• Rhea Ramnarine, M.S., Trinidad and Tobago, is a toxicologist at the Trinidad and Tobago Forensic Science Centre, the primary forensic testing facility in her country. Her duties include analyzing biological and non-biological specimens for the presence of alcohol, drugs, and poisons; making pharmacokinetic models; preparing reports to be used in court; and providing expert witness testimony. Ms. Ramnarine’s objectives during her fellowship are to continue to elevate the standards of drug testing in her country and gain the knowledge and skills needed to develop and establish new policies and procedures to evaluate emerging trends in drug abuse and potential overdose cases. She also wants to learn more about the pharmacology of drugs of abuse and develop skills in communicating science to laypersons.
  • Kaustubh Sharma, M.B.B.S., M.A., India, joined the Indian Police Service in 2001 and headed Firozepur and Fatehgarh Sahib districts. He has served in the United Nations Mission in the Republic of South Sudan as a police chief administrative officer. He later became the deputy commissioner of police in Amritsar. Dr. Sharma also has experience as the zonal director for the Narcotics Control Bureau of India, where his efforts led to establishing opioid substitution therapy centres in local jails. He is currently the deputy inspector general of police in the Punjab organized crime control unit. Dr. Sharma’s various policing assignments have given him extensive exposure to drug interdiction operations on the Indo-Pakistan border and he has been closely involved with tackling the drug problem in the state of Punjab. He was awarded the UN Peace Medal, President’s Police Medal for Meritorious Services, and the Director General’s Commendation Medal. During his fellowship year, Dr. Sharma's focus areas are inter-agency coordination for effective drug control, evidence-based prevention strategies, and misuse of pharmaceutical drugs.
  • Nicola Worcman, M.D., M.S., Brazil, has investigated how psychotherapists and psychiatrists can work more effectively in public institutions that use a harm reduction approach. In the Brazilian public health care system for drug users, she worked as a psychiatrist and carried out projects targeting underprivileged communities where she helped young drug users develop leadership and collective strategies to address issues important to them. Additionally, she led a committee that developed strategies for strengthening the mental health care network and served as a professor in a medical internship program. During her fellowship, Dr. Worcman’s goal is to improve her knowledge of evidence-based drug abuse prevention and harm reduction programs. In addition, she wants to learn more about drug reform policies and their impact on health care systems, specifically in countries like Brazil that are affected by drug trafficking.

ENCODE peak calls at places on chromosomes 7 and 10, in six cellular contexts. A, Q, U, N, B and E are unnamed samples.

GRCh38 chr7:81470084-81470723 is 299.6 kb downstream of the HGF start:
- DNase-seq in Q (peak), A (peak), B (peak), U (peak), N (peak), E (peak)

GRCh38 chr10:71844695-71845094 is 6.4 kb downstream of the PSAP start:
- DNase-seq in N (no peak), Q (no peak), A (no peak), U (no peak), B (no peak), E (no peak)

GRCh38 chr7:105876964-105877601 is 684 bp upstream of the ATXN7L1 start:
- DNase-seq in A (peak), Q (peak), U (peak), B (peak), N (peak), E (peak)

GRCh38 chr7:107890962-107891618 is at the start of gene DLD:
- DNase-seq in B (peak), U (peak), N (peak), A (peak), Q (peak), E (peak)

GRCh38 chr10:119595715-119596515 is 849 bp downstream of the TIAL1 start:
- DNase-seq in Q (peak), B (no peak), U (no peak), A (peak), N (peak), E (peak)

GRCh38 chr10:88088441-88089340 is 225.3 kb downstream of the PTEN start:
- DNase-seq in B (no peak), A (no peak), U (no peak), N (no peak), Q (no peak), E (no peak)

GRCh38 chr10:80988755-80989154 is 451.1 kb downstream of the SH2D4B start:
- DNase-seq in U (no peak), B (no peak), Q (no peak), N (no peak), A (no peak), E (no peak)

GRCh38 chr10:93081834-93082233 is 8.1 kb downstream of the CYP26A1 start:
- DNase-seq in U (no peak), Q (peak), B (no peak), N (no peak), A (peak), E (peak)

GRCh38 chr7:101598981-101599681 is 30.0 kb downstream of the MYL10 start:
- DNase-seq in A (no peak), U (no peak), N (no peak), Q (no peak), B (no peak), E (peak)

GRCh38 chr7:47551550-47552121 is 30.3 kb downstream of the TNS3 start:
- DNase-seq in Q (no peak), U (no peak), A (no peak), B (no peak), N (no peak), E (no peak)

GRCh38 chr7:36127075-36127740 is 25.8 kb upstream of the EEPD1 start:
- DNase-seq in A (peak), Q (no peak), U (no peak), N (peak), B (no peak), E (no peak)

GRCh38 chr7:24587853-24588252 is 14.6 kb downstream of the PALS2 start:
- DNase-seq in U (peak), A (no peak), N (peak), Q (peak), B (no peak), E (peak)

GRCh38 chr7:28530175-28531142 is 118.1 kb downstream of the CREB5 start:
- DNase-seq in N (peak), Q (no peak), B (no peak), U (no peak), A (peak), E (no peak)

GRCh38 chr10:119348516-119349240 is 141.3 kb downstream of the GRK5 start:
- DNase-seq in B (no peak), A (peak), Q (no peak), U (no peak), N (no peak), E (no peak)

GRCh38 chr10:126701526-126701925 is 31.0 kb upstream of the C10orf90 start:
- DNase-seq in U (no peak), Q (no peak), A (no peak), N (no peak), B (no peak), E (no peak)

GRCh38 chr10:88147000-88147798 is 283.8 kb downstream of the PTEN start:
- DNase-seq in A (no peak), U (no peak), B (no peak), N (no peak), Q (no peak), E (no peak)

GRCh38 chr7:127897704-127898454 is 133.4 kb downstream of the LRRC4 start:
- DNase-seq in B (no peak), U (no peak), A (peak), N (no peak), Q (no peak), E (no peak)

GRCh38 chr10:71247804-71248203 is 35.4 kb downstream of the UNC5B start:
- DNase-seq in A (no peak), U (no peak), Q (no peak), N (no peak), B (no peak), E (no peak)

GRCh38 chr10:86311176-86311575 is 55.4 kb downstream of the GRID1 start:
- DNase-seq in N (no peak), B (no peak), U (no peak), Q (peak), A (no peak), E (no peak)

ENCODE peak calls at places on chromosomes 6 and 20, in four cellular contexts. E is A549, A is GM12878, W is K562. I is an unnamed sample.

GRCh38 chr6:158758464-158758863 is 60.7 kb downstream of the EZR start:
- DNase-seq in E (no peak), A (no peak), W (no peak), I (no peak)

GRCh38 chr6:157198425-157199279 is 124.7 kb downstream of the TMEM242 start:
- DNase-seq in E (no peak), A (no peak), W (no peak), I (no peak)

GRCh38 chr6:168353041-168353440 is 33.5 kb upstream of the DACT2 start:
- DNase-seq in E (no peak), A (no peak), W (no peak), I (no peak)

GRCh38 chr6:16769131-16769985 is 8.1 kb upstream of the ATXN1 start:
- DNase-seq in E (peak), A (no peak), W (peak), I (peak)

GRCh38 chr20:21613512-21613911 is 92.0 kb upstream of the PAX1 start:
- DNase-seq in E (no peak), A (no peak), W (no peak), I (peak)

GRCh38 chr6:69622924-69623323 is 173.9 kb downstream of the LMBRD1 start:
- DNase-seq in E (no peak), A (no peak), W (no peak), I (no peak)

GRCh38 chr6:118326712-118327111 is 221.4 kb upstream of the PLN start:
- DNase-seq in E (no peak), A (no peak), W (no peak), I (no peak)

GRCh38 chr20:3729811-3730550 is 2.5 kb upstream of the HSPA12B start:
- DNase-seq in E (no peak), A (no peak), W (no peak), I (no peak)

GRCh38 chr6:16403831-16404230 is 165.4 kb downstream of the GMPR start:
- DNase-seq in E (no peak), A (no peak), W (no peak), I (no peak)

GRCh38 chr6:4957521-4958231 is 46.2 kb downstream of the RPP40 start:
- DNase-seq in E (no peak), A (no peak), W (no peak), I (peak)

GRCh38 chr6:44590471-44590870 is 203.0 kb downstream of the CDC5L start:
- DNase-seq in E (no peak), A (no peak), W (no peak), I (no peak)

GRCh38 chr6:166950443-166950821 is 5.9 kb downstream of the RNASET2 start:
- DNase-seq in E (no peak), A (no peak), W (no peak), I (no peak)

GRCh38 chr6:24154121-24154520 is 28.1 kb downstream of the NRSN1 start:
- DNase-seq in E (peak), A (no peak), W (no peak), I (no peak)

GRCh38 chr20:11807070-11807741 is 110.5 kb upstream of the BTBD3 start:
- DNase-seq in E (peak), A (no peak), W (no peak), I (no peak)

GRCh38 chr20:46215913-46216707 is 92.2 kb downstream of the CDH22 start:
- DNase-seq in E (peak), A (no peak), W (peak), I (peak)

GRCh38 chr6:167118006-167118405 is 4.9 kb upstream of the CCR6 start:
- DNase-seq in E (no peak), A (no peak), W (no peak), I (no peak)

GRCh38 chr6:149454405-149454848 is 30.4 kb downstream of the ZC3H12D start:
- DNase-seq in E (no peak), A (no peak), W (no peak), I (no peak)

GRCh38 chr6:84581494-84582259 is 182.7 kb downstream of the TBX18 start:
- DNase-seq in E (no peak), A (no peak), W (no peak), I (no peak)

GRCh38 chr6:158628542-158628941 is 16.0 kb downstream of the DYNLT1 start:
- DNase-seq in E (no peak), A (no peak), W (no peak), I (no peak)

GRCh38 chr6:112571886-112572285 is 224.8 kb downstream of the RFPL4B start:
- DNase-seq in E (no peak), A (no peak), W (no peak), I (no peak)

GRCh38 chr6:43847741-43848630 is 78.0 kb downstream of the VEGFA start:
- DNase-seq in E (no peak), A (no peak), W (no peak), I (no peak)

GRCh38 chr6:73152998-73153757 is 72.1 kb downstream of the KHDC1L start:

• Duanduan Yuan, M.A., China, is a senior reporter at Southern Weekly Newspaper in Beijing, focusing on health and medical news. For the past seven years, Ms. Yuan has covered a diverse range of topics such as cancer, rare childhood diseases, pollution, and food safety. She is a recipient of a number of awards, both in China and internationally, including a 2016 Cancer World Journalism Award and the 2014 Global Health Reporting Contest, sponsored by the International Center for Journalists. She is also a three-time winner of a China Environmental Press Award (2013 to 2015), which is jointly organized by The Guardian (UK) and As a Humphrey Fellow, Ms. Yuan wants to advance her knowledge related to mental health policies and management. She is interested in learning about how to use media to advance disease control, health promotion, and public education. Ms. Yuan’s goal is to design an effective and holistic communication program to increase mental health awareness among the Chinese population and policy makers.